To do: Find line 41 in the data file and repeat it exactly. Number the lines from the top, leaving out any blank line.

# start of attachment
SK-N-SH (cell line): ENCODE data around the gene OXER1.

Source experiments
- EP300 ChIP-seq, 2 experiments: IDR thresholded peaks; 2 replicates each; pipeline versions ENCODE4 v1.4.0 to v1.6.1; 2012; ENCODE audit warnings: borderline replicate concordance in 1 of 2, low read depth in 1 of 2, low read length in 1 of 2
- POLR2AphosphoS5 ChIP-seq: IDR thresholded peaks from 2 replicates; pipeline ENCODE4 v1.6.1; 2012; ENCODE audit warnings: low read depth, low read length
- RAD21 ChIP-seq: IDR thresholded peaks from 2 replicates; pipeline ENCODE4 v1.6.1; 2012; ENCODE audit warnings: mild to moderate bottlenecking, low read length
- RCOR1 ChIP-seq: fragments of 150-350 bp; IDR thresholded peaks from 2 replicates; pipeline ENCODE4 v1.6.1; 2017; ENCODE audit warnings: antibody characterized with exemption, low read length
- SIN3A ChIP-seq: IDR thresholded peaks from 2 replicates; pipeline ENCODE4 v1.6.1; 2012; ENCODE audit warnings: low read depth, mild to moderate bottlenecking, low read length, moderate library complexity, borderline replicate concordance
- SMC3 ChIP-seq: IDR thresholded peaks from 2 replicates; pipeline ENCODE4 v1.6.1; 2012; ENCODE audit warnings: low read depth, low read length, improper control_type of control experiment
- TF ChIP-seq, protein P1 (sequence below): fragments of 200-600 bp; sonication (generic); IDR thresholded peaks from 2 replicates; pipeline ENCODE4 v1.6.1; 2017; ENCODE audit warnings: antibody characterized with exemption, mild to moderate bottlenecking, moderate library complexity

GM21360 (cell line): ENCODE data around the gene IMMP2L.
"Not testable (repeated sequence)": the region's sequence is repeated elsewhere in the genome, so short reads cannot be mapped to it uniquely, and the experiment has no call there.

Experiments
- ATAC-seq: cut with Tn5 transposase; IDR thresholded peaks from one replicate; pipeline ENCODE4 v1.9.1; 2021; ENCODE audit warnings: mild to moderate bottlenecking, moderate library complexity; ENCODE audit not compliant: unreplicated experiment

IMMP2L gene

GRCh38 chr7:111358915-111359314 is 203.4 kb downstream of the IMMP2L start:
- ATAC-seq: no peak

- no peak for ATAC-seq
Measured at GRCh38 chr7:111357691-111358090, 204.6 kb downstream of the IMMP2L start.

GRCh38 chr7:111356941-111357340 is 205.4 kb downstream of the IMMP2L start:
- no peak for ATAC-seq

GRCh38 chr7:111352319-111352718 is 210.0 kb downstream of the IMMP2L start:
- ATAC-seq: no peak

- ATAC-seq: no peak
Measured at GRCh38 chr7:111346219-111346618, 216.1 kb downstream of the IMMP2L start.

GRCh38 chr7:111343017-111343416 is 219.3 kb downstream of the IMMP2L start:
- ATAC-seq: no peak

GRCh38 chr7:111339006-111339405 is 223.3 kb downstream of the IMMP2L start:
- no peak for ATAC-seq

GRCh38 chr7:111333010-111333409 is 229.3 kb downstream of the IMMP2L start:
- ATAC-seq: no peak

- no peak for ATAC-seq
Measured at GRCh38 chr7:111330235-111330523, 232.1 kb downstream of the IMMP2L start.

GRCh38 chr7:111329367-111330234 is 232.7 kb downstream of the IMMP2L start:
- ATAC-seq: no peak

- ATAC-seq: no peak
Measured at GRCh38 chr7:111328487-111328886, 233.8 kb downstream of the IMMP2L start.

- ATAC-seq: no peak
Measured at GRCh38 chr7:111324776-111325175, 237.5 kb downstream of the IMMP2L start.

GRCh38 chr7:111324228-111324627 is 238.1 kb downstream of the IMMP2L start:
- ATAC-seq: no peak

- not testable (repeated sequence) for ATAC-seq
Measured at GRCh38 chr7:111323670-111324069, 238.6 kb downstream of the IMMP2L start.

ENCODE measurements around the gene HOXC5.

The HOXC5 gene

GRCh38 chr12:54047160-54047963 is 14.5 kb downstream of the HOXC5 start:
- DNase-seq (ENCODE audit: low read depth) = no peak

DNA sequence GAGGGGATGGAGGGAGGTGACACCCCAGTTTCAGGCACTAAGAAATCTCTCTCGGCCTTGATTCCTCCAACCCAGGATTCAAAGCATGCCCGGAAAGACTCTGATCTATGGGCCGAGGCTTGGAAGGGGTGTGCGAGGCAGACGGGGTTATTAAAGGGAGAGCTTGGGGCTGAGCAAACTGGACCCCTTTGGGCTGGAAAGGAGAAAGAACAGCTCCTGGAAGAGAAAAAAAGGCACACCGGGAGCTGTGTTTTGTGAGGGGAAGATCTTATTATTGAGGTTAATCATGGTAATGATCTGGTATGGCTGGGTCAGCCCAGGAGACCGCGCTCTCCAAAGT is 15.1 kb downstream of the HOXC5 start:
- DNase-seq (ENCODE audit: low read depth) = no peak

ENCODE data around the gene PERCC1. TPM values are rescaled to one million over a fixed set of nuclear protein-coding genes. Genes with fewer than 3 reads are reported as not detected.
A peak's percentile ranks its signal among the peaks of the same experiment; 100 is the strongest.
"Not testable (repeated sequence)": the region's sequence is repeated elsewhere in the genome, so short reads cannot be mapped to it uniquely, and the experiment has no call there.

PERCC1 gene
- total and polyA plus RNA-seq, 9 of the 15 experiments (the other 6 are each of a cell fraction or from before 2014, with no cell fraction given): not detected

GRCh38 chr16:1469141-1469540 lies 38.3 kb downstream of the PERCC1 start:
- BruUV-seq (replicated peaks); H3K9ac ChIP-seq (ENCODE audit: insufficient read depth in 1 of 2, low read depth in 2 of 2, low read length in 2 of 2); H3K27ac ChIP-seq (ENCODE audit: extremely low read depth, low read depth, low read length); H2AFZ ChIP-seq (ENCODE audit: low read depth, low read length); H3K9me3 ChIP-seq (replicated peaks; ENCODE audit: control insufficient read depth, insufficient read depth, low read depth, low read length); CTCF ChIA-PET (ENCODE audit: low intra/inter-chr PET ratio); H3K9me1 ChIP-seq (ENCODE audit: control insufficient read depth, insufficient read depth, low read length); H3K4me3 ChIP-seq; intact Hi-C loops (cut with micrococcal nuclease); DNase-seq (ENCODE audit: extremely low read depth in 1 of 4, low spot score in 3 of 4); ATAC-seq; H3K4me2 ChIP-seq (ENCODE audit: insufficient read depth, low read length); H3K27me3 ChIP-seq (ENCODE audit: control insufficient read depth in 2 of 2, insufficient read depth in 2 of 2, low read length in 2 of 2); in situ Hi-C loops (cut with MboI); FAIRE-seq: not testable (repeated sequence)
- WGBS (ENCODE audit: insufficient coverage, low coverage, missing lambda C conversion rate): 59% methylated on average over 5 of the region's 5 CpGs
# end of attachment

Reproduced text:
- not testable (repeated sequence) for ATAC-seq